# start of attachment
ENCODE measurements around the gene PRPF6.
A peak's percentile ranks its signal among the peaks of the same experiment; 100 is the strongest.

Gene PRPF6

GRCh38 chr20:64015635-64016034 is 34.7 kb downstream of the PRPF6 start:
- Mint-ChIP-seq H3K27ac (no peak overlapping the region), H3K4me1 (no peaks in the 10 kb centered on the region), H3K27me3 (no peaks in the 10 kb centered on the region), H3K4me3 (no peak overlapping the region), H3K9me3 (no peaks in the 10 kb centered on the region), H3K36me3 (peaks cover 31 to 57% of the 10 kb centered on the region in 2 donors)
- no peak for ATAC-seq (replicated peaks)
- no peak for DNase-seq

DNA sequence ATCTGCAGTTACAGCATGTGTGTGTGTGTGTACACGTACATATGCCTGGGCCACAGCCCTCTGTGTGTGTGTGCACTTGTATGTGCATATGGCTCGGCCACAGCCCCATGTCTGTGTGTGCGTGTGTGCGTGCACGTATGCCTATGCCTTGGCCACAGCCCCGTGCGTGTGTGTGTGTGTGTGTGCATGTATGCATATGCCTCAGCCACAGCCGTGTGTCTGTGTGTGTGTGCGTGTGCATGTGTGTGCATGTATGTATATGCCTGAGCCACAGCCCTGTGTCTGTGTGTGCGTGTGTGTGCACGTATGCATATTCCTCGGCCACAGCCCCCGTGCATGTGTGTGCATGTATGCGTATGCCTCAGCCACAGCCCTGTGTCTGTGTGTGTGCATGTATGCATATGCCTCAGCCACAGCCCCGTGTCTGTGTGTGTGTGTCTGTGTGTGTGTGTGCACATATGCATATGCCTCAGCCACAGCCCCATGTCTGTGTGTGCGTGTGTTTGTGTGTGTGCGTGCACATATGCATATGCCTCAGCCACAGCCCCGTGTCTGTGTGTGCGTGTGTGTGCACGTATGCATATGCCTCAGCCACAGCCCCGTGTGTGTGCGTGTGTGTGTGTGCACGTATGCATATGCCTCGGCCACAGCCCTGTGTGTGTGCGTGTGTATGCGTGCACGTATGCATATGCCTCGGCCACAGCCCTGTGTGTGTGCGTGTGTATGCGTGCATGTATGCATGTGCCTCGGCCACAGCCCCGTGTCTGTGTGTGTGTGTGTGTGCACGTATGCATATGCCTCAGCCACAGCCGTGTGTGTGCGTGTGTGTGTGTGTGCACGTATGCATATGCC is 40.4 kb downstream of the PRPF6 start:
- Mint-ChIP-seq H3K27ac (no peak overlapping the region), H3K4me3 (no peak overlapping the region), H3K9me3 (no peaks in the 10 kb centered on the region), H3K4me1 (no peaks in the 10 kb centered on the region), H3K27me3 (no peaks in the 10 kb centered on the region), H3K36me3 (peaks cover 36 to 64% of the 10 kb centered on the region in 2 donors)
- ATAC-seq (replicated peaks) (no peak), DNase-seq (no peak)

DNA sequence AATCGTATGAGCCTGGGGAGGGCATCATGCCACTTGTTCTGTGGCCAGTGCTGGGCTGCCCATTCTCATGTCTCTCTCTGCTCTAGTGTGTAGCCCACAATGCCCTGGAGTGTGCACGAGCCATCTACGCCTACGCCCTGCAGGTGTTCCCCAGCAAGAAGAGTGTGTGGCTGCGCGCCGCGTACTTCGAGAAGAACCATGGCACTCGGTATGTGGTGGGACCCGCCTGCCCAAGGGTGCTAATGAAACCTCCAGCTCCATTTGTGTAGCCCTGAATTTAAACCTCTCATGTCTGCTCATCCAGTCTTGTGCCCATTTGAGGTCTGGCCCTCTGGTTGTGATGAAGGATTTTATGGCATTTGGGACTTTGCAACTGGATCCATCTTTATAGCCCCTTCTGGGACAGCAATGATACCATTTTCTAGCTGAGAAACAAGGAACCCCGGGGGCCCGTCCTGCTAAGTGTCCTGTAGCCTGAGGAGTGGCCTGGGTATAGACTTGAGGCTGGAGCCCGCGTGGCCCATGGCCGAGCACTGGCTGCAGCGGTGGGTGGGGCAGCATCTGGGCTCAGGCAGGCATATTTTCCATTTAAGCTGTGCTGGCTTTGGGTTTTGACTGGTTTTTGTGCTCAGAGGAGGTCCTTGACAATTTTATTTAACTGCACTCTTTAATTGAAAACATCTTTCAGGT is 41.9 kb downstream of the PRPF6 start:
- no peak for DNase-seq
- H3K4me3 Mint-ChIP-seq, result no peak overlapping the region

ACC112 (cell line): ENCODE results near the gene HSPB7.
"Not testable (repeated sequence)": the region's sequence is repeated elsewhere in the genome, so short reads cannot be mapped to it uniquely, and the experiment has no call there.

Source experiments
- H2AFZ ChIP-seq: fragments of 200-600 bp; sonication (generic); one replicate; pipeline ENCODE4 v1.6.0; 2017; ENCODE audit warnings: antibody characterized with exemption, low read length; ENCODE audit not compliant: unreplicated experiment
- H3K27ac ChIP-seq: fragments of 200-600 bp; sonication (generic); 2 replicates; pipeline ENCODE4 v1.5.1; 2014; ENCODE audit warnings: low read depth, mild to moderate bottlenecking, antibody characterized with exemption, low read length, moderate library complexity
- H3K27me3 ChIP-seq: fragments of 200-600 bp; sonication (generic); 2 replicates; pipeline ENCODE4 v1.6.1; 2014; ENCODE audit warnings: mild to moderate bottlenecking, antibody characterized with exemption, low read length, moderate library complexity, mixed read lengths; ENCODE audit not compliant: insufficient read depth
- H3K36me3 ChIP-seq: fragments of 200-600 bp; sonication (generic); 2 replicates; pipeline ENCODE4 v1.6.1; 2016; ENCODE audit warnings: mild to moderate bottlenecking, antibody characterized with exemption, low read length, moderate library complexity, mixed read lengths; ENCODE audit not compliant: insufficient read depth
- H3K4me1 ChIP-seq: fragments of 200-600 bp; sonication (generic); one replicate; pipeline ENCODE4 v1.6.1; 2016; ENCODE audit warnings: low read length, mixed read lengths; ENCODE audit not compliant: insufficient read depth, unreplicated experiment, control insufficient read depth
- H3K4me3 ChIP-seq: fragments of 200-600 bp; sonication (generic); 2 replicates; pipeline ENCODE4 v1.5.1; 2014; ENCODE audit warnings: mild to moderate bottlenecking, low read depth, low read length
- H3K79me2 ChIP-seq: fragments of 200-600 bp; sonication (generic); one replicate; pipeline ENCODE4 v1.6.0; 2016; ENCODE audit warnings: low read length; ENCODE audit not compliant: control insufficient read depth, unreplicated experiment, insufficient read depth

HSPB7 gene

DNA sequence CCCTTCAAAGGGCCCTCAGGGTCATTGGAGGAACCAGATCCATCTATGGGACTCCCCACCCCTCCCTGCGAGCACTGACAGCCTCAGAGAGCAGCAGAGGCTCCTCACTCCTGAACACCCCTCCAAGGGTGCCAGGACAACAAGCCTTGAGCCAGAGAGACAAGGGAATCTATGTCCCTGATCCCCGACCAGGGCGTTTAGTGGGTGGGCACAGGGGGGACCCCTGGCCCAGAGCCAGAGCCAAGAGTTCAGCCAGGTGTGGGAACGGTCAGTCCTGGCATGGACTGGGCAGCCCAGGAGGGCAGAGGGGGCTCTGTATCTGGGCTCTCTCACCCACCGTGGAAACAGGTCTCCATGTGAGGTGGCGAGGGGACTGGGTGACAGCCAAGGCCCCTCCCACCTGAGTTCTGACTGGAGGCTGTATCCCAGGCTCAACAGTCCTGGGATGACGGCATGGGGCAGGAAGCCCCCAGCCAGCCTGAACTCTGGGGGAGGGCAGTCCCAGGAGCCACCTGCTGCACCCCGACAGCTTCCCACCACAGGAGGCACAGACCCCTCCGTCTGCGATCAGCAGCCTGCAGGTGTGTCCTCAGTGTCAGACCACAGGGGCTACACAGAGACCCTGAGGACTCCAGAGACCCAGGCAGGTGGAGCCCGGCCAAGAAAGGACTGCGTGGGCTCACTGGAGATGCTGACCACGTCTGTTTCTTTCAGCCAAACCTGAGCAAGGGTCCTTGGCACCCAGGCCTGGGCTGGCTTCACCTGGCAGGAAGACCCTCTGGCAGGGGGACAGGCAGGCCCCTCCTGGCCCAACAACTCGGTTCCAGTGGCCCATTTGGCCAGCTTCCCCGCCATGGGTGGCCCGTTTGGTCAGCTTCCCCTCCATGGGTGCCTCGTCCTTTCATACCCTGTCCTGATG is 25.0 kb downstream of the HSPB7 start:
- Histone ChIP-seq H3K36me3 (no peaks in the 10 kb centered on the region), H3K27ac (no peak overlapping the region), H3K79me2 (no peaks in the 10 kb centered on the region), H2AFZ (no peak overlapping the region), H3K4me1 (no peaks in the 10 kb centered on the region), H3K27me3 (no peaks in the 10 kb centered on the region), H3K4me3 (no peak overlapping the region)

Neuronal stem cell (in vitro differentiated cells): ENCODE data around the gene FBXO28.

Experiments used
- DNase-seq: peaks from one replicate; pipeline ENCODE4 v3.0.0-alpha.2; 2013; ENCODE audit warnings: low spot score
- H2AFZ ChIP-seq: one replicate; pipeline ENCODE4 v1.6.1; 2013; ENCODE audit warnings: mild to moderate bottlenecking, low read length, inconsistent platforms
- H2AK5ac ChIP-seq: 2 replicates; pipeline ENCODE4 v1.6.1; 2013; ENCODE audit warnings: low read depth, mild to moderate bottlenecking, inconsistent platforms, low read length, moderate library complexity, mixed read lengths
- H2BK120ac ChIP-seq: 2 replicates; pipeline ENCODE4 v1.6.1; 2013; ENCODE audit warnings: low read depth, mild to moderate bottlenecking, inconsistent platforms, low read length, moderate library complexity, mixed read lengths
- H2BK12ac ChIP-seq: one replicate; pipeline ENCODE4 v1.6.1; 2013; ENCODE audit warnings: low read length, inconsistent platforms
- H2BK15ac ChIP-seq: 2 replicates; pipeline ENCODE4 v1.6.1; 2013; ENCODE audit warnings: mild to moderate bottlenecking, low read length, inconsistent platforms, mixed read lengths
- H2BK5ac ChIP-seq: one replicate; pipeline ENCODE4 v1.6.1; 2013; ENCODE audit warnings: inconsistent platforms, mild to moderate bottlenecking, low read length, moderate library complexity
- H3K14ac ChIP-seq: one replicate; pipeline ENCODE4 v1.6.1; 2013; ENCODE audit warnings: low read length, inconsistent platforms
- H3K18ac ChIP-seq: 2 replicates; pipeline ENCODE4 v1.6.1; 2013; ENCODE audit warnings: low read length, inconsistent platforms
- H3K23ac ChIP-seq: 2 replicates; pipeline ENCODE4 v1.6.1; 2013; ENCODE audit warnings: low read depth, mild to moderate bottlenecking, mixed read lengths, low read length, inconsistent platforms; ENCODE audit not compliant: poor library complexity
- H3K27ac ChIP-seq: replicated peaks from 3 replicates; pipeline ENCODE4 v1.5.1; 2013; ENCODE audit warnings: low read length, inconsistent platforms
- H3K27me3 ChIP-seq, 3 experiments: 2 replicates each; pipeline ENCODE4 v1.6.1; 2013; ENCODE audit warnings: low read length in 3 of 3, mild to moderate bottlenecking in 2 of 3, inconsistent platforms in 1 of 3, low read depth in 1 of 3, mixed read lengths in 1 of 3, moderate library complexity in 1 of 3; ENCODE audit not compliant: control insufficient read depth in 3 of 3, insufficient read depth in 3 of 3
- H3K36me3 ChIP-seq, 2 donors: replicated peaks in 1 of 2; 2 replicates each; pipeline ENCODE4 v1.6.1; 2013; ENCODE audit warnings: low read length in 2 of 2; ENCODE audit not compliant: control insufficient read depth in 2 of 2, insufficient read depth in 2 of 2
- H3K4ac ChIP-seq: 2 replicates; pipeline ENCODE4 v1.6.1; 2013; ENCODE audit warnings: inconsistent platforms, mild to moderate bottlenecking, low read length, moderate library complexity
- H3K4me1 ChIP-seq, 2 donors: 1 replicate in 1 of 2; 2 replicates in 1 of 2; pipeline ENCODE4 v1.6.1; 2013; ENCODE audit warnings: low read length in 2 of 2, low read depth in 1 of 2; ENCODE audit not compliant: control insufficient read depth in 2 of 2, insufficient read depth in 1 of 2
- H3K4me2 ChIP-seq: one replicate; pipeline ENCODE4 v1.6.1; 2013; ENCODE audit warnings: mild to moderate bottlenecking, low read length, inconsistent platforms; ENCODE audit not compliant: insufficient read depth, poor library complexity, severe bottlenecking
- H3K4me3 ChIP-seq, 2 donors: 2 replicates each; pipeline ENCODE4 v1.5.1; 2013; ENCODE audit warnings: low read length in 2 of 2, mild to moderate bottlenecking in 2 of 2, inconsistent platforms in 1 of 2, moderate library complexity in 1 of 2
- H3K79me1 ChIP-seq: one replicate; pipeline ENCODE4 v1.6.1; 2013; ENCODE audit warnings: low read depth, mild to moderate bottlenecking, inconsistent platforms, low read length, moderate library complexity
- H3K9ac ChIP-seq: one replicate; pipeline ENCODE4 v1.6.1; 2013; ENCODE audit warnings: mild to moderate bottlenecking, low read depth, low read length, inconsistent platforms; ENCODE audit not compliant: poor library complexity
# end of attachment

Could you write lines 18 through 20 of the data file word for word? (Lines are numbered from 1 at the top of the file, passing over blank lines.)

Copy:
- H3K27ac ChIP-seq: fragments of 200-600 bp; sonication (generic); 2 replicates; pipeline ENCODE4 v1.5.1; 2014; ENCODE audit warnings: low read depth, mild to moderate bottlenecking, antibody characterized with exemption, low read length, moderate library complexity
- H3K27me3 ChIP-seq: fragments of 200-600 bp; sonication (generic); 2 replicates; pipeline ENCODE4 v1.6.1; 2014; ENCODE audit warnings: mild to moderate bottlenecking, antibody characterized with exemption, low read length, moderate library complexity, mixed read lengths; ENCODE audit not compliant: insufficient read depth
- H3K36me3 ChIP-seq: fragments of 200-600 bp; sonication (generic); 2 replicates; pipeline ENCODE4 v1.6.1; 2016; ENCODE audit warnings: mild to moderate bottlenecking, antibody characterized with exemption, low read length, moderate library complexity, mixed read lengths; ENCODE audit not compliant: insufficient read depth